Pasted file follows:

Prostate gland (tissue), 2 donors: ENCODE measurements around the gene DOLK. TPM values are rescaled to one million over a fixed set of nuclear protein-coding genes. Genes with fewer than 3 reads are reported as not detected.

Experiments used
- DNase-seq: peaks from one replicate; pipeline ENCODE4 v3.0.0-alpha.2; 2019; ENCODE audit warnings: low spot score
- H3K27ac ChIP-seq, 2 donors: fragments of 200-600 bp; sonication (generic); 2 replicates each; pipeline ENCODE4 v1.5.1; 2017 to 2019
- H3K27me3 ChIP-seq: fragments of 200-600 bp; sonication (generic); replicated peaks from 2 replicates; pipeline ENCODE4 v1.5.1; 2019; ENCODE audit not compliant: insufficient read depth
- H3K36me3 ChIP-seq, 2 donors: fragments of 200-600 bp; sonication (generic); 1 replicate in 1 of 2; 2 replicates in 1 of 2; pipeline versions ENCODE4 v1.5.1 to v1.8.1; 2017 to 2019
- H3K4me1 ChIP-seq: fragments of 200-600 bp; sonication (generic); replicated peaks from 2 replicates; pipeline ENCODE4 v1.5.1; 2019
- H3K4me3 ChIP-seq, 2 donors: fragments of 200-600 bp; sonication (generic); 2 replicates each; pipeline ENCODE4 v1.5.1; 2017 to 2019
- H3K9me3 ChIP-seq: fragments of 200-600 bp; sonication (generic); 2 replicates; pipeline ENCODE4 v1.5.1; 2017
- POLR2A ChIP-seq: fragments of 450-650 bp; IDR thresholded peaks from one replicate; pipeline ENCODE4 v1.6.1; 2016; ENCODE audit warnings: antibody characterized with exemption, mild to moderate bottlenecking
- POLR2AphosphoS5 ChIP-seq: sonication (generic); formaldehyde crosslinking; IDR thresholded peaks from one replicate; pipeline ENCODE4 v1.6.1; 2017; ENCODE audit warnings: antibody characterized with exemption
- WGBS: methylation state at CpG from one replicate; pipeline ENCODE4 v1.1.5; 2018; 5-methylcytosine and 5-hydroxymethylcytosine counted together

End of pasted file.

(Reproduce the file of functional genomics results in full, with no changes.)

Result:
Prostate gland (tissue), 2 donors: ENCODE measurements around the gene DOLK. TPM values are rescaled to one million over a fixed set of nuclear protein-coding genes. Genes with fewer than 3 reads are reported as not detected.

Experiments used
- DNase-seq: peaks from one replicate; pipeline ENCODE4 v3.0.0-alpha.2; 2019; ENCODE audit warnings: low spot score
- H3K27ac ChIP-seq, 2 donors: fragments of 200-600 bp; sonication (generic); 2 replicates each; pipeline ENCODE4 v1.5.1; 2017 to 2019
- H3K27me3 ChIP-seq: fragments of 200-600 bp; sonication (generic); replicated peaks from 2 replicates; pipeline ENCODE4 v1.5.1; 2019; ENCODE audit not compliant: insufficient read depth
- H3K36me3 ChIP-seq, 2 donors: fragments of 200-600 bp; sonication (generic); 1 replicate in 1 of 2; 2 replicates in 1 of 2; pipeline versions ENCODE4 v1.5.1 to v1.8.1; 2017 to 2019
- H3K4me1 ChIP-seq: fragments of 200-600 bp; sonication (generic); replicated peaks from 2 replicates; pipeline ENCODE4 v1.5.1; 2019
- H3K4me3 ChIP-seq, 2 donors: fragments of 200-600 bp; sonication (generic); 2 replicates each; pipeline ENCODE4 v1.5.1; 2017 to 2019
- H3K9me3 ChIP-seq: fragments of 200-600 bp; sonication (generic); 2 replicates; pipeline ENCODE4 v1.5.1; 2017
- POLR2A ChIP-seq: fragments of 450-650 bp; IDR thresholded peaks from one replicate; pipeline ENCODE4 v1.6.1; 2016; ENCODE audit warnings: antibody characterized with exemption, mild to moderate bottlenecking
- POLR2AphosphoS5 ChIP-seq: sonication (generic); formaldehyde crosslinking; IDR thresholded peaks from one replicate; pipeline ENCODE4 v1.6.1; 2017; ENCODE audit warnings: antibody characterized with exemption
- WGBS: methylation state at CpG from one replicate; pipeline ENCODE4 v1.1.5; 2018; 5-methylcytosine and 5-hydroxymethylcytosine counted together